American infantrymen could soon get a lot more fearsome in the field: The Army has just developed a rifle that will enable soldiers to attack around corners and inside trenches. The bullet itself doesn't curve—cool as that would be. Rather, it can be programmed to explode 1-to-3 meters short of or past a given target, thus allowing its shrapnel to reach a hidden enemy. (See the diagram above.)
The XM25, invented by Alliant Techsystems, relies on a 25-millimeter round with a computer chip inside it. When a soldier sights a target, he can dial in exactly how far beyond, or how far short, of that target that he wishes the bullet to explode. Once fired, the gunsight communicates with the chip inside the bullet, providing precise distance location as it flies, and then triggering the explosion at just the right moment.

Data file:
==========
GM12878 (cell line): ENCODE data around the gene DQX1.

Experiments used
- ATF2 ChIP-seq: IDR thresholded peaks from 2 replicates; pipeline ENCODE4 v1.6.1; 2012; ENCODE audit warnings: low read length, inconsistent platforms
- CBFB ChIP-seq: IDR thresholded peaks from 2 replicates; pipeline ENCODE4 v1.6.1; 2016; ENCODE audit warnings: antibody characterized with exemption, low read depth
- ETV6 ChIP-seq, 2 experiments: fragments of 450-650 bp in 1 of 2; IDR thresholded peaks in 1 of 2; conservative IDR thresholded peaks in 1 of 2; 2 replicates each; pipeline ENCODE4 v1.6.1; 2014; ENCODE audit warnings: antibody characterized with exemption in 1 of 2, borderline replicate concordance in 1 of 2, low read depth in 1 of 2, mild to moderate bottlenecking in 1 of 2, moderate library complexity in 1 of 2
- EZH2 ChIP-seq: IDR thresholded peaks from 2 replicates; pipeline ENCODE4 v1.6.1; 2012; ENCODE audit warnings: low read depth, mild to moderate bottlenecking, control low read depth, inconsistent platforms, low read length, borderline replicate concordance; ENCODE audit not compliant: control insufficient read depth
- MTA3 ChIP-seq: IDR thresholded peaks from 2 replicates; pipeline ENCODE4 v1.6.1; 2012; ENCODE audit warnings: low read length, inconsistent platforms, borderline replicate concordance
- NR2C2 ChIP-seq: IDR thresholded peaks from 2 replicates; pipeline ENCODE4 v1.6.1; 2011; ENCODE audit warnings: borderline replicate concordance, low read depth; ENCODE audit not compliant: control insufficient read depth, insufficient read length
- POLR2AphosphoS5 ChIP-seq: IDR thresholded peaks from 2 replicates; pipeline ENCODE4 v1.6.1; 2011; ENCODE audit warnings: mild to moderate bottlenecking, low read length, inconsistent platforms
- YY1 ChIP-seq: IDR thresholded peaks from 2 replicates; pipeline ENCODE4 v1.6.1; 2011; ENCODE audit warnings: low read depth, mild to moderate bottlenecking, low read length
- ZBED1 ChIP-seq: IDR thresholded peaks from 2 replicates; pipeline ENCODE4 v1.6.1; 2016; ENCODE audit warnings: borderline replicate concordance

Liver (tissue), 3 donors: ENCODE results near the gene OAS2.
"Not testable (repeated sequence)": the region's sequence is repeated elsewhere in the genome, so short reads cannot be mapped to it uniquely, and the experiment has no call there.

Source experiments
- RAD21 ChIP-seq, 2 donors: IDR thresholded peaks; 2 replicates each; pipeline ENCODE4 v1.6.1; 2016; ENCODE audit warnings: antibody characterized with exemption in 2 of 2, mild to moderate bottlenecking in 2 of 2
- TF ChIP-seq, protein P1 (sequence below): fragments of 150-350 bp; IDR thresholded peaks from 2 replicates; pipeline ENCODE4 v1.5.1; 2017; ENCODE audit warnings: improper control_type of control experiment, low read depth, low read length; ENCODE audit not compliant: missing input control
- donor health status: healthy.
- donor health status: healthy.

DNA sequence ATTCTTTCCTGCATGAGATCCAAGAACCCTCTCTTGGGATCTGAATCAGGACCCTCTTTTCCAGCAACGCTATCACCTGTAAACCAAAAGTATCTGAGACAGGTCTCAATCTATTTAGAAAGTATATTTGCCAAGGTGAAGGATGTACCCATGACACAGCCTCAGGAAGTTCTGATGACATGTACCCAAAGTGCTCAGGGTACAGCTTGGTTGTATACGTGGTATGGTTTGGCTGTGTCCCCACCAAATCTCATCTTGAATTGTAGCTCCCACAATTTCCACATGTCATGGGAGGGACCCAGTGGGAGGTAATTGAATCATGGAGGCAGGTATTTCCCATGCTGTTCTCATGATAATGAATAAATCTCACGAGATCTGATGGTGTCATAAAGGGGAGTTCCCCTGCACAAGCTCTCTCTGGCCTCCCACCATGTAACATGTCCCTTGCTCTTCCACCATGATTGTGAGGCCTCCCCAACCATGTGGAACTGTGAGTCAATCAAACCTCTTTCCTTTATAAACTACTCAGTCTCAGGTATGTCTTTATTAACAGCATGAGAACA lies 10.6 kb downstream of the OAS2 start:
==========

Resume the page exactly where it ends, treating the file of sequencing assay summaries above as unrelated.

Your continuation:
The distance-measuring mechanism is where the real ingenuity lies: The bullet also has a small magnet inside it. Since it spins as it flies (due to the rifling inside the barrel), this generates a slight AC current with every rotation. Thus, since the rifle knows exactly how far a bullet travels with every spin, it can gauge how far a bullet has traveled by monitoring its AC current. Wowzers.
It wasn't so long ago that Army critics were bemoaning the fact that it spent few resources inventing new tools for urban guerrilla wars like the ones in Afghanistan or Iraq. Looks like the Army is furiously trying to right that problem: The Army will soon begin field tests and hopes the XM25 will be in use by 2012.